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Durham 3-5 Sept 2002
A personal review by Rod Ward

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The official conference web site is at:

The second day started with everyone in their theme groups. & Presentation within the flexible learning group continued with George Wilkie and Elgin Schartau from Glasgow Caledonian University describing their collaborative approach to work-based learning. They described the Scottish setting and qualification system within this work was carried out in line with government priorities. They described the theoretical underpinnings and different approaches to work-based learning and then showed how these applied to their local course development, in conjunction with local NHS trusts. They considered the role of the work place facilitator and subsequent changes to the lecturers role. George Wilkie and Elgin Schartau
David Dawes The next paper (for me, the best of the conference so far) was presented by David Dawes, E-learning development Manager, NHS National Nursing Leadership Project , entitled Delivering leadership development via e-learning to nurses across the NHS.David described the background and rationale for the project by considering the advantages of face to face teaching & leading into a "shopping list" of what the NHS National Nursing Leadership Project is trying to achieve and deciding e-learning was the only way. He complemented yesterdays paper which included classification of e-learning approaches and advanced the debate about the tensions between institutional/course stability and group interaction. The bite sized chunk, just in time, learning potential was described and followed by consideration of pre test assessment and evaluative data. The presentation continued with screenshots from the freely available current courses which can be found at:
After coffee Anne Smith, SL, Bolton Institute of Higher Education presented a humorous paper describing her use of Chat rooms: A new dimension to clinical supervision. Where limited use had been made by students (so far) of this new facility but ongoing plans included the use of chat rooms within WebCT for community mentors who are at geographically separated sites. Anne Smith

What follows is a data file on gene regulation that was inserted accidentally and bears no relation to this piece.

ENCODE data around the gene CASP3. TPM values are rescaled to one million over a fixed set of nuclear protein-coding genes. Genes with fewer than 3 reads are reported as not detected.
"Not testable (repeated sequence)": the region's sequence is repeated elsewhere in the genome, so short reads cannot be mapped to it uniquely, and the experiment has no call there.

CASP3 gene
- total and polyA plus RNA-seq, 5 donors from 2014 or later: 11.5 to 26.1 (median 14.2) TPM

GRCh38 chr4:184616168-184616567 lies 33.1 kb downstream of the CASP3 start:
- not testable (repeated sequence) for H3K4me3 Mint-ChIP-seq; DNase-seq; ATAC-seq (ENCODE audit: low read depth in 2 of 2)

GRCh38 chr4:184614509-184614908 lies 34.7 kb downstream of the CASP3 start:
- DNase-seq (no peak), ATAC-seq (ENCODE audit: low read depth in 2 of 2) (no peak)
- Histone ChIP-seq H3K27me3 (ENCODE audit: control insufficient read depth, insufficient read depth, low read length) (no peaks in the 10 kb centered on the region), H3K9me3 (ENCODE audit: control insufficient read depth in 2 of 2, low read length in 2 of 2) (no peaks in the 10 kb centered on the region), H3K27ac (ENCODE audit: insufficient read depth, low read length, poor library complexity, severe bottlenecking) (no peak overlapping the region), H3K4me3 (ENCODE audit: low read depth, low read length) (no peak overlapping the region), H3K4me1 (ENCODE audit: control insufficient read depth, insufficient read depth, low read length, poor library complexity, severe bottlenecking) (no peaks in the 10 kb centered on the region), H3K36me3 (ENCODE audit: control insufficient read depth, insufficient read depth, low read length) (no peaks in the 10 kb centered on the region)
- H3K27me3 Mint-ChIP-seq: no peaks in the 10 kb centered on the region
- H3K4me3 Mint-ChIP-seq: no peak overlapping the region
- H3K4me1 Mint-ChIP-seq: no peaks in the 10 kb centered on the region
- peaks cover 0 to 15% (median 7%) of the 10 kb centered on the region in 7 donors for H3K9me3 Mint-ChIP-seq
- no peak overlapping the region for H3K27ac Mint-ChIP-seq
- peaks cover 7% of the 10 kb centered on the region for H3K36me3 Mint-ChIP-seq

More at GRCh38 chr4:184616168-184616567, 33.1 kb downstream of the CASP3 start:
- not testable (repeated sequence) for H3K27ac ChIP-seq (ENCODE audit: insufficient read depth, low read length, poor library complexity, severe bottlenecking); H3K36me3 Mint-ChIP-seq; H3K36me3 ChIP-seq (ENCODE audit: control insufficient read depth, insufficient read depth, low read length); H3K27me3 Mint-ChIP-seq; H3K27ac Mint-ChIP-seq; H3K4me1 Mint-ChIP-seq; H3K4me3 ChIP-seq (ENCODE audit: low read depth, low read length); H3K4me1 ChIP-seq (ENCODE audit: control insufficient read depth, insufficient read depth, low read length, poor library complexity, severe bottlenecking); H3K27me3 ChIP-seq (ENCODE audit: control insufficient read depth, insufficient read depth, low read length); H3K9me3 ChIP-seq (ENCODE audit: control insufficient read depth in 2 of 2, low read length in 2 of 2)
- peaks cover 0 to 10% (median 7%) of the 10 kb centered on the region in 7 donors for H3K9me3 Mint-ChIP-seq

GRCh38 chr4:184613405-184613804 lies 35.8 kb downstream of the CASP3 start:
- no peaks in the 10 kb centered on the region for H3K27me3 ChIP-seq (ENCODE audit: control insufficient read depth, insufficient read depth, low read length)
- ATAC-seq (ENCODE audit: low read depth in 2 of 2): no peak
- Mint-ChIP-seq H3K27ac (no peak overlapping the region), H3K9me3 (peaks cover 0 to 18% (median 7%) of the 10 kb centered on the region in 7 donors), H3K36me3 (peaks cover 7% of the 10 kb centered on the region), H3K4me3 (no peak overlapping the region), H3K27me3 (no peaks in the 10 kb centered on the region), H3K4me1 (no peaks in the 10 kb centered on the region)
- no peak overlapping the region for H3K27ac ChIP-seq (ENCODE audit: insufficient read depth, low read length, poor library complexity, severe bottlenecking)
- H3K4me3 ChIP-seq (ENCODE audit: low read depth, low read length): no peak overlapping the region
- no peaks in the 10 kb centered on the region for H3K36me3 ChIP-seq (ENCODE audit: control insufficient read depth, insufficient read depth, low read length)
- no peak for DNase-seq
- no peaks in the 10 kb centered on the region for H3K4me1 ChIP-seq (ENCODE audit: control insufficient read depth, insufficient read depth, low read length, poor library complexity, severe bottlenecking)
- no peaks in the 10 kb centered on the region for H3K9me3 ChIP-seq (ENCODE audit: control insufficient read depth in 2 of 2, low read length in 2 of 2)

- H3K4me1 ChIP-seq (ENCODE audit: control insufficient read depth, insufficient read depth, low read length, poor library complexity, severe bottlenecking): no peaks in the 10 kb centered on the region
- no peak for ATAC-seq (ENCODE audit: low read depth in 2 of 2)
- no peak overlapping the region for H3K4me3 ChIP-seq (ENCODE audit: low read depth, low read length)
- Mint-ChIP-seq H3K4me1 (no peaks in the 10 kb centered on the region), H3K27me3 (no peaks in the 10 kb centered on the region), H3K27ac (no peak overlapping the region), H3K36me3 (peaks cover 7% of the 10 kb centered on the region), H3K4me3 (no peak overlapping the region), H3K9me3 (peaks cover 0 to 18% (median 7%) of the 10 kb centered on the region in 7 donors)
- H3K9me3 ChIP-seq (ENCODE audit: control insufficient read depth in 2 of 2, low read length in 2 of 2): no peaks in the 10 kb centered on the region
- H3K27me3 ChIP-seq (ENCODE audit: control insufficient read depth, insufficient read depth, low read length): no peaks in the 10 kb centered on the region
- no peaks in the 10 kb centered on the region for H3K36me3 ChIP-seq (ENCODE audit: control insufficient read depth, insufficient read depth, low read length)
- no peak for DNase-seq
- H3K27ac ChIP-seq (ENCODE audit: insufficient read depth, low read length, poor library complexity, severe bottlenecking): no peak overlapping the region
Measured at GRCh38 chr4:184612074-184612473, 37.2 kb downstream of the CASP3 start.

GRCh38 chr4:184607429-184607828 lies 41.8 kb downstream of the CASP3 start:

The next paper was my own so I don't feel qualified to comment on it.
The development of NMAP: The UK's gateway to high quality Internet resources in nursing, midwifery and allied health. Despite a great deal of work by Erica the local technician over the past 2 days I was not able to access the live resource at: but included screen shots with the powerpoint presentation.

The powerpoint presentation can be downloaded (1.5 Mb file .ppt format)
Tony Butterworth The final paper I managed to attend was a keynote presentation to the whole conference by professor Tony Butterworth Chief Exec East Midlands NHS Workforce Development Confederation, who presented a paper entitled It's the workforce stupid! Nursing Allied Health Professional Education for Modernised Health Services: the Commissioner's Perspective. Tony described the constant change in the NHS and argued that it is to improve patient centered services and reduce inequalities in access and treatment. He considered the effects of changing roles and regulatory systems for nursing and nurses and considered current topical issues related to recruitment and retention. These changes he say as part of a transition to a "different kind of workforce", within the new NHS Human Resources strategy and described some of drivers and mechanisms in the process including: national and regional committees, labour market intelligence, clinical careers, teaching scholarship and nurses as researchers (including some comments about the RAE).

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Page created: 3.9.02

Page last updated: 4.9.02